That being said for models that can use standard lithium batteries a replacement around 5-10 years is definitely not such a big deal - around that point you need anyway to do some gasket checks for watches that indeed are used somehow 'closer to water'.

  9. #9
    Member
    Join Date
    Apr 2010
    Posts
    14

    Re: Are solar rechargeable watches best avoided?

    Quote Originally Posted by Catalin View Post
    1. Do not confuse your desires with Casio's interests - generally they like very much to use smaller but lower-cost displays ...

    2. Keeping a solar watch in daily light but NOT direct sun or heat (which I clearly stated) is ESSENTIAL in order to maximize the life of current rechargeable batteries! A similar thing can be said about kinetic models (using the same Panasonic MT920) - not wearing those at least 3 times/week is clearly resulting in the pretty large number of reported problems.

    3. CR2016 is NOT of the same size as CTL1616 - CR1616 is!!! Also the power rating of the CR primary batteries are indeed higher BUT with a correctly-used (and recharged) solar model you get the equivalent of 500 full cycles - so you might need to compare 100 mAh with something like 5000 mAh - and even if you only get the equivalent of 50 recharge cycles that is still 500 mAh. So the bottom line is that the relevant info is the one on actual typical power consumption of the watch - and if you have up to 4 attempts to radio sync EVERY SINGLE NIGHT plus a number of auto-EL starts I can guarantee you that something like the CR1616 will most likely not survive more than 2-3 years. Actually, wh

    That being said for models that can use standard lithium batteries a replacement around 5-10 years is definitely not such a big deal - around that point you need anyway to do some gasket checks for watches that indeed are used somehow 'closer to water'.
    The waveceptor with 3054 module I have without solar uses 3v 79mAh CR1620 and battery life is said to be 2 years. It's probably sat around on the store shelf for quite a bit since its a disc. model and I've had it for about a year and still going. I live in west coast of US, so it often makes every single reception attempts, and only get it every 3-4 days. Battery is drained to the ground before it is replaced, as you expect. Actually, when I bought it, I think the last "get" date was sometime in 2009 and on the 3054, thats six times every single day.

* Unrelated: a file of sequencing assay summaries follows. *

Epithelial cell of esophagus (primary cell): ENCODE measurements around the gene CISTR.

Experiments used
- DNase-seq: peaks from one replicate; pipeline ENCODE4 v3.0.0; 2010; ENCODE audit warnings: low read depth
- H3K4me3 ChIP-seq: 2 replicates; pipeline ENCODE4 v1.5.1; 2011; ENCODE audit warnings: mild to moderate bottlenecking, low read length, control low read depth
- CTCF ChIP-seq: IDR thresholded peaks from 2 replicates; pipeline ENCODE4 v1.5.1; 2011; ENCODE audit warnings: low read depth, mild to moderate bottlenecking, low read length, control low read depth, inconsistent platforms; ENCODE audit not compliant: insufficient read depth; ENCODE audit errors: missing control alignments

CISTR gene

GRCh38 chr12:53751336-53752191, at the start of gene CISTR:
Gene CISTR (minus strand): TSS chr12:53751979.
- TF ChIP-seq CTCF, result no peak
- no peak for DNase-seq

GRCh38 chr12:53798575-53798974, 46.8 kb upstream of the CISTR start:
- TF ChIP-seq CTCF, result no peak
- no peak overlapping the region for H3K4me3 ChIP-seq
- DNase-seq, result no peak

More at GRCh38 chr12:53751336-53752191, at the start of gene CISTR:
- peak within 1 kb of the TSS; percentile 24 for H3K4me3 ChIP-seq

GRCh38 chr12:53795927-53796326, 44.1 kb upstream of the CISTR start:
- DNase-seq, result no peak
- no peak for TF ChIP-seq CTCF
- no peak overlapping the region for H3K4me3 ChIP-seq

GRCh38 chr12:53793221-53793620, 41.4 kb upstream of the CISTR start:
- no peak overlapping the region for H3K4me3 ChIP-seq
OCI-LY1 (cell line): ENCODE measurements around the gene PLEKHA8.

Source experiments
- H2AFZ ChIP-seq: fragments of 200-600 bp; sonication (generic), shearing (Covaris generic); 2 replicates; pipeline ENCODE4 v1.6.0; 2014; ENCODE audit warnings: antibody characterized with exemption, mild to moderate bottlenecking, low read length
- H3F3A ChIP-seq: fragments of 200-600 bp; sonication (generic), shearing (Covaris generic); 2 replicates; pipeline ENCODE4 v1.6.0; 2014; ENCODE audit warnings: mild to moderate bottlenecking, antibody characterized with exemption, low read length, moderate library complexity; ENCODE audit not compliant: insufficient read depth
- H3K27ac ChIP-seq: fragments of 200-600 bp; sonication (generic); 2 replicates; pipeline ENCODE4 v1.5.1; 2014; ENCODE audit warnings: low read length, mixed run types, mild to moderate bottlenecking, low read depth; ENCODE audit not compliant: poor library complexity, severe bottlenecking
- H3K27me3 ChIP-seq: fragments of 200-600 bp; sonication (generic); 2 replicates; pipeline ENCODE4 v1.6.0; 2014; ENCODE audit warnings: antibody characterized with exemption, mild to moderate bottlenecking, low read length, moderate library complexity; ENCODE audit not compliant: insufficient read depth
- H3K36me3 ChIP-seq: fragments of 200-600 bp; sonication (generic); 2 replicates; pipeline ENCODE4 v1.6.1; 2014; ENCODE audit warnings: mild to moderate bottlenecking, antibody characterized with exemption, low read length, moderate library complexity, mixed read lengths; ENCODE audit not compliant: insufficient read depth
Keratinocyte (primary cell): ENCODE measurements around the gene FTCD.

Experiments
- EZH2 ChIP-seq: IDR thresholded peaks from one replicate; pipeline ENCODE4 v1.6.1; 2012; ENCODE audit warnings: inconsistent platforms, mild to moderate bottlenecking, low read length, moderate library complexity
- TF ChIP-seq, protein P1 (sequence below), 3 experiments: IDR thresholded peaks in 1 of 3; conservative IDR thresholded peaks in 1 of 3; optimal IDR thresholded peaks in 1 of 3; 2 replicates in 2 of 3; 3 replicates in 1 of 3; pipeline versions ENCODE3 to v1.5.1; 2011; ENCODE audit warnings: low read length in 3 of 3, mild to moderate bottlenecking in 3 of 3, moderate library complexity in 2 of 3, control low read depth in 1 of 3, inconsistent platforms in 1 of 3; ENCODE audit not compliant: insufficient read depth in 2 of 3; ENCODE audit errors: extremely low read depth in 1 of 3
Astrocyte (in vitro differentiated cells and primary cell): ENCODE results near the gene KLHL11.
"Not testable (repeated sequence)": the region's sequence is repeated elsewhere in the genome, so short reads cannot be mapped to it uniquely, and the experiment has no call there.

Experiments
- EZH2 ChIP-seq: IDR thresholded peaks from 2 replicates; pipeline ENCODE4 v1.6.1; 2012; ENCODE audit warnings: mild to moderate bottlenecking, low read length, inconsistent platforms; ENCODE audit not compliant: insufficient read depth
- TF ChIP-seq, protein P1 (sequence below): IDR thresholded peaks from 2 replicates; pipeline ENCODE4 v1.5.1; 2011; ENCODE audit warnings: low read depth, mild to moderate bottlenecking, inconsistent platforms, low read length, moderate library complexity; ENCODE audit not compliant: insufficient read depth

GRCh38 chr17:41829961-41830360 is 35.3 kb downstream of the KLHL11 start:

The 3090 module uses 2.5v 10mAh or so CTL1616 (CR1616 is 3v 55mAh) and if we go by your reasoning in #3, it would last the lifetime of watch, but apparently many people are having issues with CTL1616 not lasting that long.

  10. #10
    Member Queen6's Avatar
    Join Date
    Aug 2006
    Location
    Today: China/Malaysia
    Posts
    3,288

    Picture Re: Are solar rechargeable watches best avoided?

    I have Protrek`s exceeding five years old with constant heavy use and I seen no diminishment of the cells performance. The CTL1616 will most likely outlive the useful cycle of the watch, twenty years is not unrealistic....

    The CTL1616 has a cycle life of greater than 100 cycles; even a power hungry digital like the PRG-240 will run with light use of functions (Time, EL, Alarm, Altimeter, Compass, Barometer) for up to six months with no exposure to light, once fully recharged one cycle has been consumed. With this in mind a watch kept in a controlled environment and controlled use can possibly exceed fifty years of use, so twenty years in real life conditions is not so much of a stretch

    Link: CTL1616 Data

    CTL1616 Cycle Life Characteristics


    A PRG-40 runs on four standard replaceable batteries and you would expect no more than three to four years life with careful use. On a sub note it is much better for the solars to be kept fully charged, deep discharging the cell is not recommended for longevity. Watches that are kept fully charged will run far longer before the cell requires to be replaced compared to one stored in the dark. It is in fact possible to completely dissipate the cell, resulting in the watch being unable to recharge with the only recourse left to replace the capacitor or manually charge it

    Got anything hidden the closet boy`s

    Q-6
    gaijin likes this.

Page 1 of 5 12345 LastLast

Thread Information

Users Browsing this Thread

There are currently 1 users browsing this thread. (0 members and 1 guests)

Posting Permissions

  • You may not post new threads
  • You may not post replies
  • You may not post attachments
  • You may not edit your posts
  •